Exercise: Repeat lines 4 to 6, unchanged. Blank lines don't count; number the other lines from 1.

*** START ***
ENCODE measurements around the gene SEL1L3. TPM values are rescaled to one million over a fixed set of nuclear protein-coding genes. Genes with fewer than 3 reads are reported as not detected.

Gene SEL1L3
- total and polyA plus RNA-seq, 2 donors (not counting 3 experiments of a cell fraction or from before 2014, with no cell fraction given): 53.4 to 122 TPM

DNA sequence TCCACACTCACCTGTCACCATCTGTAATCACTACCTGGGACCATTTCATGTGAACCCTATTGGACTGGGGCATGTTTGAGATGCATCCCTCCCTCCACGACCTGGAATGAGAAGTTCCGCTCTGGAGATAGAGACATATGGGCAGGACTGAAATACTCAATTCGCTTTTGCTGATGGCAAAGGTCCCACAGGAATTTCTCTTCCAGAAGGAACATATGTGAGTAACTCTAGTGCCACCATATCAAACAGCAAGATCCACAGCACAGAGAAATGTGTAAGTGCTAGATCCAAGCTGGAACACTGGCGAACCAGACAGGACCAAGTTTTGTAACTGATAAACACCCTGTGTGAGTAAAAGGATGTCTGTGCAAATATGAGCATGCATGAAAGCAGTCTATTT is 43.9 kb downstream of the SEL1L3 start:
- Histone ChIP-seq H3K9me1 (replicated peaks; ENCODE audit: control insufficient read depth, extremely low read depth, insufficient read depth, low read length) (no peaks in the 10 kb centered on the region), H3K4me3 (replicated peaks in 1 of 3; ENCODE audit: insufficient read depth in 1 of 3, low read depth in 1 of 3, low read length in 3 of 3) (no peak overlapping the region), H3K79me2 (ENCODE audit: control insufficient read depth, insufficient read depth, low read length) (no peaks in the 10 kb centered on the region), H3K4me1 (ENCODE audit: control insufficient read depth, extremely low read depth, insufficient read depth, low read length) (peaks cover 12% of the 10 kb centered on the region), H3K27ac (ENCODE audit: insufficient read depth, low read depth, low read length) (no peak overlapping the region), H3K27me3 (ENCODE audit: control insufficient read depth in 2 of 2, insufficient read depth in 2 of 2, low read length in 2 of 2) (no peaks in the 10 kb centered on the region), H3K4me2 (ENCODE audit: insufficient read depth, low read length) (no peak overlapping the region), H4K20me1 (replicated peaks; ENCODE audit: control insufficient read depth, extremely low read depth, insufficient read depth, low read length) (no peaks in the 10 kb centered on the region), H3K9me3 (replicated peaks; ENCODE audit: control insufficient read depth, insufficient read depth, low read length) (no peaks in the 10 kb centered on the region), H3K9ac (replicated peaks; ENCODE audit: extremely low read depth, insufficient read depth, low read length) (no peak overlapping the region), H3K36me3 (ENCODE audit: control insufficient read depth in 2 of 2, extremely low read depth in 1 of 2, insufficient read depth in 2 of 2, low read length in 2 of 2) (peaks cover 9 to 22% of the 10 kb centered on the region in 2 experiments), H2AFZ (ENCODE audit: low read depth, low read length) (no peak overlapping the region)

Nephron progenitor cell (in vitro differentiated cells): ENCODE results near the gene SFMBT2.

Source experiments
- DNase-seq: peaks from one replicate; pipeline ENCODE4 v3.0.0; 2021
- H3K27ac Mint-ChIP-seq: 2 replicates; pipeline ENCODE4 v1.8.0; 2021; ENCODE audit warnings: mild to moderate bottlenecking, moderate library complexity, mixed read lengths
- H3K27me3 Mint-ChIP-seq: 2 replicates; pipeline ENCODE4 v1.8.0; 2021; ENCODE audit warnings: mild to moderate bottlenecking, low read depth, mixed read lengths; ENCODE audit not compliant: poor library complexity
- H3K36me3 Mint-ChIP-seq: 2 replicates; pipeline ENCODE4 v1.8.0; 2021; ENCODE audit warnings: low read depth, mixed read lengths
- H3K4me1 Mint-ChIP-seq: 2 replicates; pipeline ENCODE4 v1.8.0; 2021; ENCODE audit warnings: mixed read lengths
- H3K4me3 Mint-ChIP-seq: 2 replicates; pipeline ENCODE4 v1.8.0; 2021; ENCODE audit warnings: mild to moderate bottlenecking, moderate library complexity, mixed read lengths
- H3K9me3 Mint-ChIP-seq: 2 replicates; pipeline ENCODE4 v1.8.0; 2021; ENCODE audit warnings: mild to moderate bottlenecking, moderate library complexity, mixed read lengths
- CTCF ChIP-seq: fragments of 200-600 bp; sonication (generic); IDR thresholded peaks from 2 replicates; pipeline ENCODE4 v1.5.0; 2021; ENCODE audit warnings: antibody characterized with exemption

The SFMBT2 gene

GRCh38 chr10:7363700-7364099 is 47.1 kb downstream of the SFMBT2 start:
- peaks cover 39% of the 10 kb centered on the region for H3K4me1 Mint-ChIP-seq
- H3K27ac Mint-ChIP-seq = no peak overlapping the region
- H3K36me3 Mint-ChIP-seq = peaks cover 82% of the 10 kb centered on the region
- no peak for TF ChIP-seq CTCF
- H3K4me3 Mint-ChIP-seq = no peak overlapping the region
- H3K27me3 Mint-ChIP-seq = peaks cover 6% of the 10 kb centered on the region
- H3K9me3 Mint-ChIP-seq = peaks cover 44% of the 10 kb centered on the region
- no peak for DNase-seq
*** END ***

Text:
DNA sequence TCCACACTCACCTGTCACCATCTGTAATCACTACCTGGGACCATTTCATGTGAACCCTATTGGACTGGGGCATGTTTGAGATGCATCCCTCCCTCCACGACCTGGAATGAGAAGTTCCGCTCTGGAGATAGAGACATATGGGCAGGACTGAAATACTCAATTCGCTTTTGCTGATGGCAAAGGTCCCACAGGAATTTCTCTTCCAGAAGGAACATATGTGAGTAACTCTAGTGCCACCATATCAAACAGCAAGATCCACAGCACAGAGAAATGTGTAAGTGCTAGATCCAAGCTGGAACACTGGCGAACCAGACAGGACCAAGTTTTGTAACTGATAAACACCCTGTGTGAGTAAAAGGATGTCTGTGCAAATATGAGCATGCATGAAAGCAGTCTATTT is 43.9 kb downstream of the SEL1L3 start:
- Histone ChIP-seq H3K9me1 (replicated peaks; ENCODE audit: control insufficient read depth, extremely low read depth, insufficient read depth, low read length) (no peaks in the 10 kb centered on the region), H3K4me3 (replicated peaks in 1 of 3; ENCODE audit: insufficient read depth in 1 of 3, low read depth in 1 of 3, low read length in 3 of 3) (no peak overlapping the region), H3K79me2 (ENCODE audit: control insufficient read depth, insufficient read depth, low read length) (no peaks in the 10 kb centered on the region), H3K4me1 (ENCODE audit: control insufficient read depth, extremely low read depth, insufficient read depth, low read length) (peaks cover 12% of the 10 kb centered on the region), H3K27ac (ENCODE audit: insufficient read depth, low read depth, low read length) (no peak overlapping the region), H3K27me3 (ENCODE audit: control insufficient read depth in 2 of 2, insufficient read depth in 2 of 2, low read length in 2 of 2) (no peaks in the 10 kb centered on the region), H3K4me2 (ENCODE audit: insufficient read depth, low read length) (no peak overlapping the region), H4K20me1 (replicated peaks; ENCODE audit: control insufficient read depth, extremely low read depth, insufficient read depth, low read length) (no peaks in the 10 kb centered on the region), H3K9me3 (replicated peaks; ENCODE audit: control insufficient read depth, insufficient read depth, low read length) (no peaks in the 10 kb centered on the region), H3K9ac (replicated peaks; ENCODE audit: extremely low read depth, insufficient read depth, low read length) (no peak overlapping the region), H3K36me3 (ENCODE audit: control insufficient read depth in 2 of 2, extremely low read depth in 1 of 2, insufficient read depth in 2 of 2, low read length in 2 of 2) (peaks cover 9 to 22% of the 10 kb centered on the region in 2 experiments), H2AFZ (ENCODE audit: low read depth, low read length) (no peak overlapping the region)

Nephron progenitor cell (in vitro differentiated cells): ENCODE results near the gene SFMBT2.